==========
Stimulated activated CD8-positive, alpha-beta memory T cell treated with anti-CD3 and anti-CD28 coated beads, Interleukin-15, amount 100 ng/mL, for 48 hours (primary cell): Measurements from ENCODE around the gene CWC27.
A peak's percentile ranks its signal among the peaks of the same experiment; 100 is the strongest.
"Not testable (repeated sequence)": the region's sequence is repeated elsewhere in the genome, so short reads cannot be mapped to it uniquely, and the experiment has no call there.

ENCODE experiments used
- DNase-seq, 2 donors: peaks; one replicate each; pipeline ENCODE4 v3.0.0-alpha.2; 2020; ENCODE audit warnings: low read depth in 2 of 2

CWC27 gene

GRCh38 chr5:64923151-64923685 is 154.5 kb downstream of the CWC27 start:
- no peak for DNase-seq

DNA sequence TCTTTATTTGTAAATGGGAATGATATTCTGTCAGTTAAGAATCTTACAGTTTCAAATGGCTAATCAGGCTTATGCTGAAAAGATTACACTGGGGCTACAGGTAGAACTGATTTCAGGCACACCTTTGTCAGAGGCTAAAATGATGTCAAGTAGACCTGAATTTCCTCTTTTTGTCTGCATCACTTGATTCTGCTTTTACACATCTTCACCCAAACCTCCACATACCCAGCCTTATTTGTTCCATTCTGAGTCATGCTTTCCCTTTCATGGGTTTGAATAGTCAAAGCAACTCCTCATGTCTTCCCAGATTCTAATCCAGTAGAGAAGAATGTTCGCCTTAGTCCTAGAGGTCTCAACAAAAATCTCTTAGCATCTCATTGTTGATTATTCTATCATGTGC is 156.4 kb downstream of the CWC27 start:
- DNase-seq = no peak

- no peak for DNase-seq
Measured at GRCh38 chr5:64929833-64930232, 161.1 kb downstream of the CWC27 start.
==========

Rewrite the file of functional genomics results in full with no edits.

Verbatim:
Stimulated activated CD8-positive, alpha-beta memory T cell treated with anti-CD3 and anti-CD28 coated beads, Interleukin-15, amount 100 ng/mL, for 48 hours (primary cell): Measurements from ENCODE around the gene CWC27.
A peak's percentile ranks its signal among the peaks of the same experiment; 100 is the strongest.
"Not testable (repeated sequence)": the region's sequence is repeated elsewhere in the genome, so short reads cannot be mapped to it uniquely, and the experiment has no call there.

ENCODE experiments used
- DNase-seq, 2 donors: peaks; one replicate each; pipeline ENCODE4 v3.0.0-alpha.2; 2020; ENCODE audit warnings: low read depth in 2 of 2

CWC27 gene

GRCh38 chr5:64923151-64923685 is 154.5 kb downstream of the CWC27 start:
- no peak for DNase-seq

DNA sequence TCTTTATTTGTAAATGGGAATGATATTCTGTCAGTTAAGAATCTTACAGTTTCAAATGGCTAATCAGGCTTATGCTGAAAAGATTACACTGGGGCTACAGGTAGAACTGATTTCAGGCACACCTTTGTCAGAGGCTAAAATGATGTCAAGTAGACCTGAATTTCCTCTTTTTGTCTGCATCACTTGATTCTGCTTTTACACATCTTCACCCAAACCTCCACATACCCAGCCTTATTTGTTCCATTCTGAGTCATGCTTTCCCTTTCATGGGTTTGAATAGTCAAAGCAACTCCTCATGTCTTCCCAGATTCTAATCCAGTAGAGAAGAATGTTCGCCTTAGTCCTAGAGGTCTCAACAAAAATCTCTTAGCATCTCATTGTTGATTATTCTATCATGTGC is 156.4 kb downstream of the CWC27 start:
- DNase-seq = no peak

- no peak for DNase-seq
Measured at GRCh38 chr5:64929833-64930232, 161.1 kb downstream of the CWC27 start.